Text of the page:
4)   Generously follow back, but not willy-nilly. I take a moment to look at someone’s profile &/or tweets, and if our values or interests don’t seem to align, I don’t follow. You wouldn’t blindly follow just anyone in real life, so why do it on Twitter? This takes a bit more time in the short-run, but saves time and irritation in the long run, as it keeps your feed relevant and uncluttered.

5)   Marketing on Twitter is great. Shameless selling, not so much. I primarily post information that interests me, not info about what I’m selling. That way, I’m engaging people with similar interests and giving them something they might want or like. Then when I drop in the occasional suggestion to buy my book, read my blog post, or attend my event, they’re more likely to take me up on it or spread the word. If I keep saying, “Buy, Buy, Buy,” tweeps will tune me out.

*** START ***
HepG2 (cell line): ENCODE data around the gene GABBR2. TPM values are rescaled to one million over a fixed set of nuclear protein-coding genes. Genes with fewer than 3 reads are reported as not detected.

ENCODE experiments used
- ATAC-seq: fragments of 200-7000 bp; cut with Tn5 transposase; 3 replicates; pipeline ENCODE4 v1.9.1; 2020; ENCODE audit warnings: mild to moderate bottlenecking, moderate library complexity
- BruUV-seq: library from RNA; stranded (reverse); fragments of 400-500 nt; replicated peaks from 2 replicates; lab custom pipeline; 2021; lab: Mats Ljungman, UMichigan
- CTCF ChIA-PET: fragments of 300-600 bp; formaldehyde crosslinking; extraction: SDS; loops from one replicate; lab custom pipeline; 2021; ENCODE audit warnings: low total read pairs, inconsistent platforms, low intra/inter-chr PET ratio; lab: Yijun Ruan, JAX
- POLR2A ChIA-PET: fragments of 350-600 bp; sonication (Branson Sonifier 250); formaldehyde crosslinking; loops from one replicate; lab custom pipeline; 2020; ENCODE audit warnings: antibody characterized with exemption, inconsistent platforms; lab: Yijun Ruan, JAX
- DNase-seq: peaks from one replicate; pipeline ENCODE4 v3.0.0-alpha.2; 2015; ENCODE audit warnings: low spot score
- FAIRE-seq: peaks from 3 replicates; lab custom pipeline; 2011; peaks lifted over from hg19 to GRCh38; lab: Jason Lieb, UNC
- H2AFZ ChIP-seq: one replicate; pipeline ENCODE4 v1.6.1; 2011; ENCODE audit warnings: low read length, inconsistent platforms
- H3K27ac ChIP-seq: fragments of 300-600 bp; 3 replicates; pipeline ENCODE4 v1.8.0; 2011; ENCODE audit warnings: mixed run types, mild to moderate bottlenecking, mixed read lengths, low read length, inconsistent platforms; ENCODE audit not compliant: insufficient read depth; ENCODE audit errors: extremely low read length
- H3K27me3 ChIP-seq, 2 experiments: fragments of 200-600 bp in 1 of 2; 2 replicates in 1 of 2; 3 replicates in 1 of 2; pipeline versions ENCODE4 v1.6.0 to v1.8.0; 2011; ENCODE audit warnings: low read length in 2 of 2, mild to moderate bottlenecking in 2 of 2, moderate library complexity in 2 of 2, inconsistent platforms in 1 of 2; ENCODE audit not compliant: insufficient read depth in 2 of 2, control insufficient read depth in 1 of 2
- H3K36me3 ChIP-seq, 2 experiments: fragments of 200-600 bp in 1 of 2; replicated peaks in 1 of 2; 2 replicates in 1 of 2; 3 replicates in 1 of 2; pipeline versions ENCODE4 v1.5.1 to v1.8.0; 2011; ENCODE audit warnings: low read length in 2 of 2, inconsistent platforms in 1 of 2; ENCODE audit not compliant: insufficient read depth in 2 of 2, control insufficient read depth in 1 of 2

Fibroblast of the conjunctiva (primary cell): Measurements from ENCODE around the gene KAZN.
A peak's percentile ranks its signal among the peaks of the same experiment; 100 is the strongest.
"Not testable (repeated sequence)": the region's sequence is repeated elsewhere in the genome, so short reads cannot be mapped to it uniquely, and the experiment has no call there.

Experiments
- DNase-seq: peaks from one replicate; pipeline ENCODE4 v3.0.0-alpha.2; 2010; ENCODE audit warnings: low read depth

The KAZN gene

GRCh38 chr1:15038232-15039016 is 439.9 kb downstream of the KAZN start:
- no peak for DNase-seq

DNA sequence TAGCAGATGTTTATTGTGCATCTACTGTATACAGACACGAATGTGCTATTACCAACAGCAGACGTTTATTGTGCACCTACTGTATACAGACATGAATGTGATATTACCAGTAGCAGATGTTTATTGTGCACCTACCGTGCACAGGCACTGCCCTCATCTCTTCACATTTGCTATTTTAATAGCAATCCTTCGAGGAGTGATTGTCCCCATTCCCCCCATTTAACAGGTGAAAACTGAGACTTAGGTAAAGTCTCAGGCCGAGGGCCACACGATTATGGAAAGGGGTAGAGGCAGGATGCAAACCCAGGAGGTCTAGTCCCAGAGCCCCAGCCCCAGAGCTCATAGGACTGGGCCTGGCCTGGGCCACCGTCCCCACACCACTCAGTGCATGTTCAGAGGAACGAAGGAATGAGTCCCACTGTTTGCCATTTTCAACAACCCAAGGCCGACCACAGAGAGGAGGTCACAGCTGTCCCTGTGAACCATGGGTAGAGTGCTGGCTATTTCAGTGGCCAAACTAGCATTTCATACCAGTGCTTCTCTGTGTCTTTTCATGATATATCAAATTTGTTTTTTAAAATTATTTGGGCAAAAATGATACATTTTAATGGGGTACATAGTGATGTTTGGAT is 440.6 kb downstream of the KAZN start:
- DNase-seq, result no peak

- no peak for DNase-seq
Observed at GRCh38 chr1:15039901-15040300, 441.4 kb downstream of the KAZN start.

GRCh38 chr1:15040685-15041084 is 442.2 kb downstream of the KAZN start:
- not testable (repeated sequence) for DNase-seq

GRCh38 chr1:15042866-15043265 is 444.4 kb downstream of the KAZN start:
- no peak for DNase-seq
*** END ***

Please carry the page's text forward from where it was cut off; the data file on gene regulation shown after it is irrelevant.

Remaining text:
6)   The Retweet (RT) is Twitter’s most powerful tool. Retweeting is one way the Arab Spring spread. Consider this: a friend with 350 followers tweets some news, then I RT it to 2400 followers, then three of them RT it to their 10,000 total followers, and so on. You can do the math. And remember, if you retweet for others, they’re more likely to retweet for you.

7)   140 Characters is too much. Give yourself the best chance to get retweeted: that means keeping your tweets to fewer than 140 characters. Why? Because when someone RT’s you, your twitter handle gets repeated, thus becoming part of the 140 characters. When someone RT’s me, it adds 18 characters, RT: @caralopezlee (plus spaces). So I keep my original tweets to 122.

8)   Keep it Simple. Don’t try to cram everything into your tweet! Short and sweet quickly catches the eye:

They Only Eat Their Husbands, a great gift for adventurous women who love #books & #travel tinyurl.com/fakelink

However, if it’s jam-packed, it can lose that instant appeal:

They Only Eat Their Husbands, a perfect #gift for a #traveler or armchair adventurer: www.caralopezlee.com/theyonlyeattheirhusbands.php #Alaska #books #readers #travel